Showing posts from 2013

wxWidgets and OpenSSL

Securing connections is always a good idea and OpenSSL provides a number of handy ways to do it. Blocking OpenSSL API is the most easiest to use and it could provide a working solution in no time, however it doesn't work with wxWidgets library so smooth as one may hope. I spent some time to find the reason why my application doesn't work as intended (plain sockets work just fine though) and had to do a little research on that matter.

Regardless of the flags you provide to wxSocketServer it always creates a socket on the new connection with that ioctl call (UnblockAndRegisterWithEventLoop function in include/wx/unix/private/sockunix.h):

ioctl(m_fd, FIONBIO, &trueArg);

Basically, it just makes the socket non-blocking. I don't know is it a bug or feature, but we have it now and have to deal with it. Naturally all blocking OpenSSL API doesn't work and we have to develop the code using non-blocking behaviour. However, it's pretty easy to use if we emulate the blocki…

Memory reclaiming in Python

Running GC-based languages on embedded systems always give a challenge to limit the physical memory amount taken by the processes. Python scripting is obviously a good example what would happen if you use long-running processes and which problems you could face. Let me show my research and the way I've used to fix the memory consumption.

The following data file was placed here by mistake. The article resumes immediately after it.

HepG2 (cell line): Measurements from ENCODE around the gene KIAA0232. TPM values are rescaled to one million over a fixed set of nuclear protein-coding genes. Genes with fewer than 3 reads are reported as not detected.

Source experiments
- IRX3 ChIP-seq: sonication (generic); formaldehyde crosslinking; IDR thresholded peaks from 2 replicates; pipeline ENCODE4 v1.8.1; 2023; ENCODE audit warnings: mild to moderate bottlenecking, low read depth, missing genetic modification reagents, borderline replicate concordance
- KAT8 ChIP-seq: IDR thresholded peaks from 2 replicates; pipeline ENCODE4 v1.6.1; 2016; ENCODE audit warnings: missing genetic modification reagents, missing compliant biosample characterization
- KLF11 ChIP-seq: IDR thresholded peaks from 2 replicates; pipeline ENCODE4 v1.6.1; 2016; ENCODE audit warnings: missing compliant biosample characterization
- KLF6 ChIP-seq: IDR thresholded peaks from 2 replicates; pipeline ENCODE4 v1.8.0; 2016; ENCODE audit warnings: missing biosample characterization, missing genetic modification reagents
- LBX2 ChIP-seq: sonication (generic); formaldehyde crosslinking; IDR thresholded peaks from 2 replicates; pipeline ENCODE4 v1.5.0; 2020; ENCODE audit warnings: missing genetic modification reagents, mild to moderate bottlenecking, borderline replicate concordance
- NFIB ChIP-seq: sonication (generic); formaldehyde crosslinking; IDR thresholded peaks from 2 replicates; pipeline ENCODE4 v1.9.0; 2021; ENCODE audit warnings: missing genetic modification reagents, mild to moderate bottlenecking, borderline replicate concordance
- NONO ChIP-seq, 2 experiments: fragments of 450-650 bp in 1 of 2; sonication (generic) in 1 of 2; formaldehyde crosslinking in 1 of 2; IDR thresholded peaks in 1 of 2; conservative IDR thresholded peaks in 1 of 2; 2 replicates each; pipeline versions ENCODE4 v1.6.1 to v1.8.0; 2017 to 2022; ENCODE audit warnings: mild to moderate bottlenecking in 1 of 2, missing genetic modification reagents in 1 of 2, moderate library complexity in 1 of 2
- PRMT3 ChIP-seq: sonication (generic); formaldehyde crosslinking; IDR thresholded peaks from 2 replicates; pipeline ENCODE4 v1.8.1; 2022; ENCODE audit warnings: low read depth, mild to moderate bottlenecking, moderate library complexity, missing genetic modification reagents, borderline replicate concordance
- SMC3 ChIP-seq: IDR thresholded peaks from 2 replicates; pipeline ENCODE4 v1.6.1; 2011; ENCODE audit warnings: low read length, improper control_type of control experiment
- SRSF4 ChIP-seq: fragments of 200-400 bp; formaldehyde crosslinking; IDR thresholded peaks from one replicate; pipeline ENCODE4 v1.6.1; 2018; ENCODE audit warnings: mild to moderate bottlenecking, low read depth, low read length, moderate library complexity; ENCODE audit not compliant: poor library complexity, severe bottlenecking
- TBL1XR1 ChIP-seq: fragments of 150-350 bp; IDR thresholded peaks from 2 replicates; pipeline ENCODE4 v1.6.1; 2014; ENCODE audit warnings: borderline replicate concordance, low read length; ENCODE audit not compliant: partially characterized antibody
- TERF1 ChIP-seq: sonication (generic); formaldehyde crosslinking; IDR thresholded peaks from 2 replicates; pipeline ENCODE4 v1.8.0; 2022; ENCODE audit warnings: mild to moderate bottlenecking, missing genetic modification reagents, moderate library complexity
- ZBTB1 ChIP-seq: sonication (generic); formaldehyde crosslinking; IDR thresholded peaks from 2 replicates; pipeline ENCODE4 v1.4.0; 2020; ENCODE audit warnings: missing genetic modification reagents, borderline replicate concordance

First, a trivial example which is used in the Internet, and which is actually wrong and doesn't show the problem:

import gc
import os
iterations = 1000000
pid = os.getpid()

def rss():
    with open('/proc/%d/status' % pid, 'r') as f:
        for line in f:
            if 'VmRSS' in line:
                return line

def main():
    print 'Before allocating ', rss(),

    l = []
    for i in xrange(iterations):

    print 'After allocating  ', rss(),

    # Ignore optimizations, just try to free whatever possible

    # First kill
    for i in xrange(iterations):
        l[i] = None

    # Second kill
    l = …

Minimalistic Linux threading

Embedded system development always poses certain challenges and one of them is the threading support. Including POSIX threads (pthread) is not an option sometimes, but fortunately Linux kernel allows to make LWP (light-weight processes) which are similar to threads. The key function here is the clone function. fork internally uses clone too, but clone allows to create child processes with the different settings including CLONE_VM (share the memory between parent and children processes) which is essential for threading.

Without further ado let me give an example, and I'll describe key pieces below:

//Linux light-weight processes usage example
#define _GNU_SOURCE
#include <fcntl.h>
#include <sched.h>
#include <stdarg.h>
#include <stdio.h>
#include <stdlib.h>
#include <sys/syscall.h>
#include <sys/types.h>
#include <sys/wait.h>

// Default thread number
#define THREAD_NUM 5

int message(const char *format, ...) {
    va_list arg_list;